Locals worry fighting may resume in Arakan due to escalating tensions between military and AA

Locals are worried that fighting could resume in Arakan State as tensions between the Myanmar military and the Arakan Army (AA) have shown signs of escalating in recent days. 

By DMG 21 May 2022

DMG Newsroom
21 May 2022, Sittwe 

Locals are worried that fighting could resume in Arakan State as tensions between the Myanmar military and the Arakan Army (AA) have shown signs of escalating in recent days. 

After two years of often-intense fighting, Myanmar’s military and the AA entered into an unofficial ceasefire arrangement in November 2020. The United League of Arakan (ULA), the political wing of the AA, has used the peacetime to expand a parallel administration that it has been working to establish for years, including a judiciary, revenue department and public security offices. 

“I don’t know where to flee in case of [renewed] conflict. We are planning to return home from the displacement camp to rebuild our lives, but we are facing financial difficulties,” Daw Thein Win Yin, an IDP from Mrauk-U’s Lekka village, told DMG. 

The village of Lekka was burnt down in May 2020 during the previous military conflict, but most local residents have since been allowed to return home. Daw Thein Win Yin said she doesn’t want fighting to flare up again because, since the end of hostilities and her home return, she has been able to earn a living in her own village. 

“IDPs have to repair their homes as the rainy season approaches. If there are military tensions, there is no way for the IDPs to flee,” said Ko Aung Htay, an IDP from Yan Aung Myay displacement camp in Buthidaung Township. 

If fighting breaks out, the flow of commodities will be further delayed and affected populations will face food shortages, locals further worry. Residents also raised human rights concerns as freedom of movement in the area could be lost and arbitrary interrogations could increase. 

“When commodity prices rise, it is difficult for us to earn a living. IDPs will be in trouble if the displacement camps face such difficulties. If something happens in the IDP camps, there is no other way for the IDPs to escape,” he added.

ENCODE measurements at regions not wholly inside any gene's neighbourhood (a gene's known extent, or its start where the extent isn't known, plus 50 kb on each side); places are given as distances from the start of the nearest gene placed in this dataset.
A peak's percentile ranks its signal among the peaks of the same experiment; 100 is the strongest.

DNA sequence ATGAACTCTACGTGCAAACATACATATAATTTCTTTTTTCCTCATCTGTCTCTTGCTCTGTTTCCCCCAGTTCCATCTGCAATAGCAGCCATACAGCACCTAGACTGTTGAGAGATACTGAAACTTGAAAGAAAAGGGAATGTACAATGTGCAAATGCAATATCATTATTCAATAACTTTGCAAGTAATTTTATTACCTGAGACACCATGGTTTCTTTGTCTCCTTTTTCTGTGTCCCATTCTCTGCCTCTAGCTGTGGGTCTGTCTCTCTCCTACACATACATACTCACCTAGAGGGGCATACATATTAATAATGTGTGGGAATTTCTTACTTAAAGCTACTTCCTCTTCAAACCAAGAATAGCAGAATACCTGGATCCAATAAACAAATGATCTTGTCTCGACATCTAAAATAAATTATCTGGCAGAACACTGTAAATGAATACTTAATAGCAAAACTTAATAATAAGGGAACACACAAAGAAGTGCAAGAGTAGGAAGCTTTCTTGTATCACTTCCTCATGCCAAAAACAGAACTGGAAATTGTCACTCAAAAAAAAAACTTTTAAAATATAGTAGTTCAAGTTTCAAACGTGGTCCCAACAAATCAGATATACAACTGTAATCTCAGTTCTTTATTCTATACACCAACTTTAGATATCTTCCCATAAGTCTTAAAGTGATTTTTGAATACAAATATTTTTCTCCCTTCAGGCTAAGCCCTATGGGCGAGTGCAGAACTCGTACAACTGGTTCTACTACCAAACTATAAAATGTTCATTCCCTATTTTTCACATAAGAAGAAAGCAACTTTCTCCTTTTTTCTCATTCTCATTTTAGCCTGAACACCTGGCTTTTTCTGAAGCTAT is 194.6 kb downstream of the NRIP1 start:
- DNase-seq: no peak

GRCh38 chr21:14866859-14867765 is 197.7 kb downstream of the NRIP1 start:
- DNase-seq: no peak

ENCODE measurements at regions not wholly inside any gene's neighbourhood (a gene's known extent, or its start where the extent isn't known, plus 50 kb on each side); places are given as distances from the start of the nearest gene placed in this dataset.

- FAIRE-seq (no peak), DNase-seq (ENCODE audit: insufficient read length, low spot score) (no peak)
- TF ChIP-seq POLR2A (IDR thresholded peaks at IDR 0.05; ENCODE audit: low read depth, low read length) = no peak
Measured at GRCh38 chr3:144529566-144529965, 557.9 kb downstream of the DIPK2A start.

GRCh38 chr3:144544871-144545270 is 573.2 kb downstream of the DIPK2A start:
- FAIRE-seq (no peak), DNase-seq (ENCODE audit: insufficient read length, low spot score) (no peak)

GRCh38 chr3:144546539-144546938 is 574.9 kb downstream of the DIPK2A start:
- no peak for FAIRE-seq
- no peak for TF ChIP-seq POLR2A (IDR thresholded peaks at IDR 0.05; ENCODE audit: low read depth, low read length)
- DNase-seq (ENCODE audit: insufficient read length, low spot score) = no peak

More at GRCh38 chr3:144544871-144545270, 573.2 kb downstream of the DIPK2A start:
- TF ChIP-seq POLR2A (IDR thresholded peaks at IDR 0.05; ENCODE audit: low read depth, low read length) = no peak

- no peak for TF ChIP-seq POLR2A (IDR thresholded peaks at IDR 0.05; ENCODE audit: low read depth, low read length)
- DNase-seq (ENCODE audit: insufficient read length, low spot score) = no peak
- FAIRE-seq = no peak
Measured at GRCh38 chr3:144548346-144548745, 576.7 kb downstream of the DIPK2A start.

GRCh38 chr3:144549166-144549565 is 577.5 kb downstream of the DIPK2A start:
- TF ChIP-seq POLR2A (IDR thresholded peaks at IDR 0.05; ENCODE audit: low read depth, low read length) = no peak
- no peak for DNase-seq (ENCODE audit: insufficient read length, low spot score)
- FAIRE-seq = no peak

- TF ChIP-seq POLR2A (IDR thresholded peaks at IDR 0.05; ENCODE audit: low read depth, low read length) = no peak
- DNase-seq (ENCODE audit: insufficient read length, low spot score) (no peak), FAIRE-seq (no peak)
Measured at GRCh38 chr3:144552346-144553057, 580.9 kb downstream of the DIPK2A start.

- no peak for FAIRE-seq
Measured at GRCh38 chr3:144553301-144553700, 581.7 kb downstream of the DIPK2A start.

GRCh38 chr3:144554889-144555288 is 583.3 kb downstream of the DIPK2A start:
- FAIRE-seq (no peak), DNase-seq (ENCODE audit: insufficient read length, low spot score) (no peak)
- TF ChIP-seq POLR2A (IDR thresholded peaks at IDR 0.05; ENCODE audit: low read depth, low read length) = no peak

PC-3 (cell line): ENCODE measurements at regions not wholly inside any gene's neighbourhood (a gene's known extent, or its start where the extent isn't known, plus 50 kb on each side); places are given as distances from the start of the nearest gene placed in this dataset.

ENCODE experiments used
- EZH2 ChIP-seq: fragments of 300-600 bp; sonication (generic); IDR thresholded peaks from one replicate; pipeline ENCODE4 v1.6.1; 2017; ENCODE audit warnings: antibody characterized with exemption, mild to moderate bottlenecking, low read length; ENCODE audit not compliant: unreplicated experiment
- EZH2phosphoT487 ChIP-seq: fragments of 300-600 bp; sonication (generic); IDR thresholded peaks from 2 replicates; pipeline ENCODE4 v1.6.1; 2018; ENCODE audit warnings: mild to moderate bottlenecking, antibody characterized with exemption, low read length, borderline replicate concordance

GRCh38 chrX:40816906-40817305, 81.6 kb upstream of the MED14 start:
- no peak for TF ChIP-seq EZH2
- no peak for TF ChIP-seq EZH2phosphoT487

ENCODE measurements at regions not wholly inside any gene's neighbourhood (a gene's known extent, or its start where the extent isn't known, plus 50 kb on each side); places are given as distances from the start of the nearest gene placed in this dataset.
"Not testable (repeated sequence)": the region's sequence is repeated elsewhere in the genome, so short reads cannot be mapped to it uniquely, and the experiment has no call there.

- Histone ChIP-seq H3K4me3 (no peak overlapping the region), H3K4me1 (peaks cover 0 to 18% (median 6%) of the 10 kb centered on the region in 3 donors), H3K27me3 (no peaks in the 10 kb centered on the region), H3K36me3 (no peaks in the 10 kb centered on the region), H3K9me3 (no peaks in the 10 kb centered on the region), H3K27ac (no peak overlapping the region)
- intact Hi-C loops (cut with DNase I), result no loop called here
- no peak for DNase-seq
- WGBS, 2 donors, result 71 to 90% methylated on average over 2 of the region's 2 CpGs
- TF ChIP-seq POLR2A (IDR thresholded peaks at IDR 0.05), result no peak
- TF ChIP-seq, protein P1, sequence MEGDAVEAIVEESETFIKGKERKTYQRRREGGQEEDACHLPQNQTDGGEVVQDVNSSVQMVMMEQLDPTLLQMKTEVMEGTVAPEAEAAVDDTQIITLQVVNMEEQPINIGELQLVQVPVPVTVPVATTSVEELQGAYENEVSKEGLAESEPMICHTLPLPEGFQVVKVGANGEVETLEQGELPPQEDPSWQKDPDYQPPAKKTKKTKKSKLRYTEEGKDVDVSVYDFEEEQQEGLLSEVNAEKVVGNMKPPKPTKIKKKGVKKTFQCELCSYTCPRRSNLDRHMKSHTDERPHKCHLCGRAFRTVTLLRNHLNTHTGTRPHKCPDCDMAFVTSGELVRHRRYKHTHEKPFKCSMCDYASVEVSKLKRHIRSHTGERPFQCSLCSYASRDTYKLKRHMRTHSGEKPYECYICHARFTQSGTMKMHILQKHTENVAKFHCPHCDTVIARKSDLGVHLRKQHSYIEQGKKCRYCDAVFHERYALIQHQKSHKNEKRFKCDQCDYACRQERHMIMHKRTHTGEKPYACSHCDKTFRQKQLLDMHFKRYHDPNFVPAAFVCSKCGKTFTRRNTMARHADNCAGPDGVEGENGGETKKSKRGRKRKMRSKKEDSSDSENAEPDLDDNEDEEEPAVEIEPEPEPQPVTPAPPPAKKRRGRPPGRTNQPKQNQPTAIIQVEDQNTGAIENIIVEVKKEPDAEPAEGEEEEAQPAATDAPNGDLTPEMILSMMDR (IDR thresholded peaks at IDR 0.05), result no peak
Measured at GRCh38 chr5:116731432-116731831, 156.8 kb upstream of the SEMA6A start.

Even as tensions have risen in recent days, no fighting has taken place between the Myanmar military and the Arakan Army (AA), but locals have expressed concern about gunfire heard emanating from military bases in Mrauk-U and Kyauktaw townships. 

“I am worried that innocent people will be injured by gunfire and locals will be arrested and interrogated by military personnel when clashes break out,” said Ko Kyaw Naing Htay, a resident of Sittwe. 

With the AA expanding its administrative apparatus in Arakan State, the regime has reportedly stepped up visits to villages in rural areas over recent months, asking people specifically whether they have ties to the AA. It has also detained a number of villagers over their alleged ties to the AA, a particularly sensitive change in law enforcement tactics given that the AA was removed from the regime’s list of terrorist groups in March 2021. 

The AA has warned that clashes could take place at any time in Arakan State due to growing military tensions with the regime. The Arakanese ethnic armed group has also advised civilians to be extra careful when travelling near areas where the Myanmar military is stationed. 

Speaking at a regime press conference on May 19, Myanmar junta spokesman Major-General Zaw Min Tun told the AA not to blame Myanmar’s military if conflict does arise again in Arakan State, and suffering among Arakanese people ensues. 

AA spokesman U Khaing Thukha rejected that premise in remarks made over the weekend, responding to the junta spokesman’s comments.